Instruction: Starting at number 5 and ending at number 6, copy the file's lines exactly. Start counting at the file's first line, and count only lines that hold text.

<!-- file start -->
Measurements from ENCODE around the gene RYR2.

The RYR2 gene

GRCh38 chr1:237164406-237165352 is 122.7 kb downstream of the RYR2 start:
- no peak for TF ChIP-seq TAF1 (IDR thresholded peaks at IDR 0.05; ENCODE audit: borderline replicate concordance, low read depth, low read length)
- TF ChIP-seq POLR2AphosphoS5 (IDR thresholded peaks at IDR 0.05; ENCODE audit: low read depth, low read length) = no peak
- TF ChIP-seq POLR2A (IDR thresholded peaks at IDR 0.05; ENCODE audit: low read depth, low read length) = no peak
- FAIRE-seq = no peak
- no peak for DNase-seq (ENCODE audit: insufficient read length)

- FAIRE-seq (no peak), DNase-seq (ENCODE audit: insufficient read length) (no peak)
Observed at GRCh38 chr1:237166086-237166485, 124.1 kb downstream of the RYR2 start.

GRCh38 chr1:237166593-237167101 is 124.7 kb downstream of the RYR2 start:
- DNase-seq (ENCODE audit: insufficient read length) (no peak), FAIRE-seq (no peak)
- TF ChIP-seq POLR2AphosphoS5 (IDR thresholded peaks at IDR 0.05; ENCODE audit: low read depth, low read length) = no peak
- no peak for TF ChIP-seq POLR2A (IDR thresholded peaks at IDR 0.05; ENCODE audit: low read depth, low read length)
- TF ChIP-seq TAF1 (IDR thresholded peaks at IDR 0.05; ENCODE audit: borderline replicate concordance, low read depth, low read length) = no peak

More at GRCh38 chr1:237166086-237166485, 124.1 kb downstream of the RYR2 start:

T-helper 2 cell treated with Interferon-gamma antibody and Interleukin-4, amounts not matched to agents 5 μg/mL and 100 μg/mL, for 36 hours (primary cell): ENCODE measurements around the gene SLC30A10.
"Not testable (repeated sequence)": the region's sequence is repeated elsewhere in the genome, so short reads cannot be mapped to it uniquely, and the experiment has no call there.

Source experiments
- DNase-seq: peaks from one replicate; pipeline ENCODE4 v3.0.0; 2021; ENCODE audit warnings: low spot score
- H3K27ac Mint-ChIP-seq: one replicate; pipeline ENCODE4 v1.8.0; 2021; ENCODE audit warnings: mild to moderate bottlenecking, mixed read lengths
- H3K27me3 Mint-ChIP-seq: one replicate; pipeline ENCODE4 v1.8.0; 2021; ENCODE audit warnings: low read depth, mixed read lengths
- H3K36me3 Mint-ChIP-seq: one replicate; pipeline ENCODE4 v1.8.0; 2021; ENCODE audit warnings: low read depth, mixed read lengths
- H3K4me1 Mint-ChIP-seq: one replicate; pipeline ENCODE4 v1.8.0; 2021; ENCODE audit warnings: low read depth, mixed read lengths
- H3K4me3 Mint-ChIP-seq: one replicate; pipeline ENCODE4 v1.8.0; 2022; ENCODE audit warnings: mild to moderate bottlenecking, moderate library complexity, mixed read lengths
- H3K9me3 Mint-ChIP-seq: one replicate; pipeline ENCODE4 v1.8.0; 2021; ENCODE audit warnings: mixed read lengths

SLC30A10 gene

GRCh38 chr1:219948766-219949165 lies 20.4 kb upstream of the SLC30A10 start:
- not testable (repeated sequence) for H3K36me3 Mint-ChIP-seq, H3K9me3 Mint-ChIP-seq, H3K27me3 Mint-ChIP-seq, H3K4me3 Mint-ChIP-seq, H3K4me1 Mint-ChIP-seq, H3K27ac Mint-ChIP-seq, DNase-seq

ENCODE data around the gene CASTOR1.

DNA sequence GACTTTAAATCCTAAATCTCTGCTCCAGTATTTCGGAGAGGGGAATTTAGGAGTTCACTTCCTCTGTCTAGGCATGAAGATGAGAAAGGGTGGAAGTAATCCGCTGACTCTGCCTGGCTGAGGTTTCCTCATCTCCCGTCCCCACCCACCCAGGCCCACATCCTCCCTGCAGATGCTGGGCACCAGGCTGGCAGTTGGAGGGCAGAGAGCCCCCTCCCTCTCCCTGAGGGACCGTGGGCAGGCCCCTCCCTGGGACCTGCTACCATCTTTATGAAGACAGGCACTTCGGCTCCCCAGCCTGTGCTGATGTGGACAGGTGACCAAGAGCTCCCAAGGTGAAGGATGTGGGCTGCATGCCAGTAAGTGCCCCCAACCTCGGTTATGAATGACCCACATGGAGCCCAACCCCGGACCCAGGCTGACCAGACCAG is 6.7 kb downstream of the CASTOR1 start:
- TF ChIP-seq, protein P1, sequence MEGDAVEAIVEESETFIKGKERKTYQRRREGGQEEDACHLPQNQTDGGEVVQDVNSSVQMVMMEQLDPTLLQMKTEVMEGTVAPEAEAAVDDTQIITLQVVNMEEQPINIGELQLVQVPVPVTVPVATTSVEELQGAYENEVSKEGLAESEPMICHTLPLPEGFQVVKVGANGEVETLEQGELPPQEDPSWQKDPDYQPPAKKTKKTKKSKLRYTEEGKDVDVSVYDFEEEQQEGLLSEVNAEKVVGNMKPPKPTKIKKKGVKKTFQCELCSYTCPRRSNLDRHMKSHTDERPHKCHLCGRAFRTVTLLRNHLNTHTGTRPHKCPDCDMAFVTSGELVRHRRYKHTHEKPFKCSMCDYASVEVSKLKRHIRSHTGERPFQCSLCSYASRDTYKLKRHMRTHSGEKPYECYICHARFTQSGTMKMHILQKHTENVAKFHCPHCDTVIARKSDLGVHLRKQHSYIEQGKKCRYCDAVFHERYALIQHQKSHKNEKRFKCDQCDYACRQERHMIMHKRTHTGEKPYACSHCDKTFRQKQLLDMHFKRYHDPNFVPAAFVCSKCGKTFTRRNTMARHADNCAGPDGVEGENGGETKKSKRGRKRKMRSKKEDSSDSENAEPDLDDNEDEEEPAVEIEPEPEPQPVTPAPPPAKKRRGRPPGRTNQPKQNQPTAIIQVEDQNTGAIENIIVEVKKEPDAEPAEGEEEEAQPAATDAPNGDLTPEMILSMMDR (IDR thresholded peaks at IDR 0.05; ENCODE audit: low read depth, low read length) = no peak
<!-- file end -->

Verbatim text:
- TF ChIP-seq POLR2AphosphoS5 (IDR thresholded peaks at IDR 0.05; ENCODE audit: low read depth, low read length) = no peak
- TF ChIP-seq POLR2A (IDR thresholded peaks at IDR 0.05; ENCODE audit: low read depth, low read length) = no peak